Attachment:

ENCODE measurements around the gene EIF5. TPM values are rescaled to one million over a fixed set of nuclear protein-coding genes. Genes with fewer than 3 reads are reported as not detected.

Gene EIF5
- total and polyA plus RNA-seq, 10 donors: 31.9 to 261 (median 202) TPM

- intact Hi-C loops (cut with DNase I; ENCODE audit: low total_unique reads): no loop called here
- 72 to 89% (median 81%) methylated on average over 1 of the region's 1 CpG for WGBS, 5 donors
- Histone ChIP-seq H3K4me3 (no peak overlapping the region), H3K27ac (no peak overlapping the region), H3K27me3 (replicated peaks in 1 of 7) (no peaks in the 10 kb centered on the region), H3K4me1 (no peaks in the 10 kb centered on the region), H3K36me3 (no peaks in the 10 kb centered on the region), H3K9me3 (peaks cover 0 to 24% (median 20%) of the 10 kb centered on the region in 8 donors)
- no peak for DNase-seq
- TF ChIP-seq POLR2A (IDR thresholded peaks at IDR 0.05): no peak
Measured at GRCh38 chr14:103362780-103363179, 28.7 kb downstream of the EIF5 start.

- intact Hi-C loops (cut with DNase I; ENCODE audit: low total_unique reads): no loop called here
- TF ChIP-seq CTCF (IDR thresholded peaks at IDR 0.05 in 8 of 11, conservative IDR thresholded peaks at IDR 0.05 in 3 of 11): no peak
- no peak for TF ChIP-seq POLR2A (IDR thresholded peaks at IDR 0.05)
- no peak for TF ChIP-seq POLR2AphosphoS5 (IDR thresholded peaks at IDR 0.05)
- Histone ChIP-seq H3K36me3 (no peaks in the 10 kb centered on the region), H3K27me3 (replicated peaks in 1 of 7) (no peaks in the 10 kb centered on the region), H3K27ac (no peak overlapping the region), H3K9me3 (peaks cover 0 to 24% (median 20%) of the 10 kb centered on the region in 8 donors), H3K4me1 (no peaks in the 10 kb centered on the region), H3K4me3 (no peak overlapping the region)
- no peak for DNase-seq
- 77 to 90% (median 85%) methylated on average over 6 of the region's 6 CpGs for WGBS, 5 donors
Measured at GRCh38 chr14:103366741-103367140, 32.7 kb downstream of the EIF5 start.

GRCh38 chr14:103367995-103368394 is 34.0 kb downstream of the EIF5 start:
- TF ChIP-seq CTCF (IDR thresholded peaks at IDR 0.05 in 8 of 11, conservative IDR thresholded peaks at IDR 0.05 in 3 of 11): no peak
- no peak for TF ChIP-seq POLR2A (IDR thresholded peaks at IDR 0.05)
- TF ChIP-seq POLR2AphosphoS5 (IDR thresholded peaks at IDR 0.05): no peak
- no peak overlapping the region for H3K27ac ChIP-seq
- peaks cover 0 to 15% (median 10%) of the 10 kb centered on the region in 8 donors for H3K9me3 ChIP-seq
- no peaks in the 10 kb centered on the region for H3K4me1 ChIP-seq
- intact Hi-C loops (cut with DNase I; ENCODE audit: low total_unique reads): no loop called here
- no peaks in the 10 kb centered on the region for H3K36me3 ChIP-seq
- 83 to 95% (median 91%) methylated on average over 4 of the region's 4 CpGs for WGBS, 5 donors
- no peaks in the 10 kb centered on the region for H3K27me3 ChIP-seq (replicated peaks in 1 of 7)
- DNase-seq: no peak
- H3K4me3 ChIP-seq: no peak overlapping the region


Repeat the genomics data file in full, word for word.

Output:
ENCODE measurements around the gene EIF5. TPM values are rescaled to one million over a fixed set of nuclear protein-coding genes. Genes with fewer than 3 reads are reported as not detected.

Gene EIF5
- total and polyA plus RNA-seq, 10 donors: 31.9 to 261 (median 202) TPM

- intact Hi-C loops (cut with DNase I; ENCODE audit: low total_unique reads): no loop called here
- 72 to 89% (median 81%) methylated on average over 1 of the region's 1 CpG for WGBS, 5 donors
- Histone ChIP-seq H3K4me3 (no peak overlapping the region), H3K27ac (no peak overlapping the region), H3K27me3 (replicated peaks in 1 of 7) (no peaks in the 10 kb centered on the region), H3K4me1 (no peaks in the 10 kb centered on the region), H3K36me3 (no peaks in the 10 kb centered on the region), H3K9me3 (peaks cover 0 to 24% (median 20%) of the 10 kb centered on the region in 8 donors)
- no peak for DNase-seq
- TF ChIP-seq POLR2A (IDR thresholded peaks at IDR 0.05): no peak
Measured at GRCh38 chr14:103362780-103363179, 28.7 kb downstream of the EIF5 start.

- intact Hi-C loops (cut with DNase I; ENCODE audit: low total_unique reads): no loop called here
- TF ChIP-seq CTCF (IDR thresholded peaks at IDR 0.05 in 8 of 11, conservative IDR thresholded peaks at IDR 0.05 in 3 of 11): no peak
- no peak for TF ChIP-seq POLR2A (IDR thresholded peaks at IDR 0.05)
- no peak for TF ChIP-seq POLR2AphosphoS5 (IDR thresholded peaks at IDR 0.05)
- Histone ChIP-seq H3K36me3 (no peaks in the 10 kb centered on the region), H3K27me3 (replicated peaks in 1 of 7) (no peaks in the 10 kb centered on the region), H3K27ac (no peak overlapping the region), H3K9me3 (peaks cover 0 to 24% (median 20%) of the 10 kb centered on the region in 8 donors), H3K4me1 (no peaks in the 10 kb centered on the region), H3K4me3 (no peak overlapping the region)
- no peak for DNase-seq
- 77 to 90% (median 85%) methylated on average over 6 of the region's 6 CpGs for WGBS, 5 donors
Measured at GRCh38 chr14:103366741-103367140, 32.7 kb downstream of the EIF5 start.

GRCh38 chr14:103367995-103368394 is 34.0 kb downstream of the EIF5 start:
- TF ChIP-seq CTCF (IDR thresholded peaks at IDR 0.05 in 8 of 11, conservative IDR thresholded peaks at IDR 0.05 in 3 of 11): no peak
- no peak for TF ChIP-seq POLR2A (IDR thresholded peaks at IDR 0.05)
- TF ChIP-seq POLR2AphosphoS5 (IDR thresholded peaks at IDR 0.05): no peak
- no peak overlapping the region for H3K27ac ChIP-seq
- peaks cover 0 to 15% (median 10%) of the 10 kb centered on the region in 8 donors for H3K9me3 ChIP-seq
- no peaks in the 10 kb centered on the region for H3K4me1 ChIP-seq
- intact Hi-C loops (cut with DNase I; ENCODE audit: low total_unique reads): no loop called here
- no peaks in the 10 kb centered on the region for H3K36me3 ChIP-seq
- 83 to 95% (median 91%) methylated on average over 4 of the region's 4 CpGs for WGBS, 5 donors
- no peaks in the 10 kb centered on the region for H3K27me3 ChIP-seq (replicated peaks in 1 of 7)
- DNase-seq: no peak
- H3K4me3 ChIP-seq: no peak overlapping the region